A common characteristic of most DiDIY activities is the fact that people, instead of using a traditional tool directly, with their own hands, connect it to a computer and then “order” that computer to use the tool on their behalf. This DiDIY way of working is applicable also to many artistic activities. We have already mentioned how 3D printing enables people to produce sculptures, who would never create them with their own hands. The same thing happens with drawing, where the tool the computer is told to control is a normal marker, as shown in the photograph below. A real world example of this practice, though limited to continuous line artwork because it cannot move the pen vertically, is the Drawbot. Even more interesting are the “vertical” versions of such bots. These are drawing machines that can draw on any vertical panel or directly onto a wall. An interesting example of this category is a plotter, which can easily be reconfigured to draw very big designs and can be controlled remotely with a smartphone.
Microcontrollers like Arduino are not really powerful, but they are flexible enough to be used for the DiDIY-style production of something that has millions of fans: console games. Some of the existing projects are easy enough to be accessible even to beginner Arduino programmers. The “Gamebuino”, for example, is a retro portable game console project, whose goal is “to allow you to easily make your own games… and even more”:
According to its developer, Gamebuino is also useful as an educational tool, since – while easy enough for beginners – it also allows for experimentation with different configurations to optimise the performance of the hardware.
DiDIY means that 3D printing to make objects of any conceivable shape, sensors to capture physical properties of other objects, and computers to analyse the resulting data are at our fingertips. When used together, these features of DiDIY create another opportunity, with potentially huge impacts: They make it possible, for people with the right competencies of course, to self-build medical devices and medical analysis systems. This is very close to saying that DiDIY enables, in ways and at scales never before possible, the self-building of healthcare services. As all the other things presented in this course, this is not theory, but something that is already happening in Europe and elsewhere.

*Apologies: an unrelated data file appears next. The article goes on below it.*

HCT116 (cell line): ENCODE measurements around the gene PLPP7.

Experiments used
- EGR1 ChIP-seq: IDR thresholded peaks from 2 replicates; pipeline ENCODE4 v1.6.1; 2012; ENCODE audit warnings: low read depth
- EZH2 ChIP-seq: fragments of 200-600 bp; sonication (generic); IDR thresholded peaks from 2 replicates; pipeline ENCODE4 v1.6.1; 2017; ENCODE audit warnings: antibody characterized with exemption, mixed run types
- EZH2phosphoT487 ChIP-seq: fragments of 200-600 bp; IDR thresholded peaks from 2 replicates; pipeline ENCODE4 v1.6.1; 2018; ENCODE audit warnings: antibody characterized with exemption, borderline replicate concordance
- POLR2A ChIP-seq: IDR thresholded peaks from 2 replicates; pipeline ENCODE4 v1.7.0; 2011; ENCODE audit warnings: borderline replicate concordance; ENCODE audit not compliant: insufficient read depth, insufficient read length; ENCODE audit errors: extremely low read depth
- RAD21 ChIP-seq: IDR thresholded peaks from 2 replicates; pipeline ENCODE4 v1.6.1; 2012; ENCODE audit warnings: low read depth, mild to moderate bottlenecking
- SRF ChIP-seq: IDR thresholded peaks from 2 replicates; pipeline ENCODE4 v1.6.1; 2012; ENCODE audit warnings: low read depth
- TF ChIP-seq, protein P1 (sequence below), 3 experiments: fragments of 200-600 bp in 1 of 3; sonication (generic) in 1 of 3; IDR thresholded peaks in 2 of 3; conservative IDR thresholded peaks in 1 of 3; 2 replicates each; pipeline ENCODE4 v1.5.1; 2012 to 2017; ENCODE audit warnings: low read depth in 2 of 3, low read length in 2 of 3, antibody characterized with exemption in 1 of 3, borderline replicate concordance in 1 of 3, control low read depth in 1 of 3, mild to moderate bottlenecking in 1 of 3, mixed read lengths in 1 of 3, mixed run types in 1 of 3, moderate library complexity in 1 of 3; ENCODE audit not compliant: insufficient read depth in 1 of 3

In Spain, for example, the “Gynepunk” group, in partnership with other makers, has been working on designing, 3D-printing and using gynaecological equipment, as the tool shown in the picture:
A new project started in January 2016, OpenCare, has the goal of collecting experiences of community-driven care services, augment them with state-of-the-art maker technology (3D printing, laser cutting, biohacking…) and combine everything into the design and prototype of next-generation community-driven care services.
- Hyduino - Automated Hydroponics with an Arduino (not a complete description, but gives an adequate idea of the type of work that is needed)
- “Environmental Monitoring with Arduino”: Book with examples for beginners
- Farm Geeks: Learning to Love the Circuit Board
You may choose the activities that you like the most, although we recommend that you try everything. Please document each of your chosen activities and publish your documentations in the appropriate location, so peers can access them and contribute feedback.
- Find and describe at least one application, in your country, of DiDIY drawing, or any other DiDIY techniques, already used for artistic works
- Find and describe at least one application, in your country, of DiDIY techniques, already used for medical products, or healthcare services
- Find online (in the version/section available for your country, if it exists), examine and comment the “Open Source Ecology” project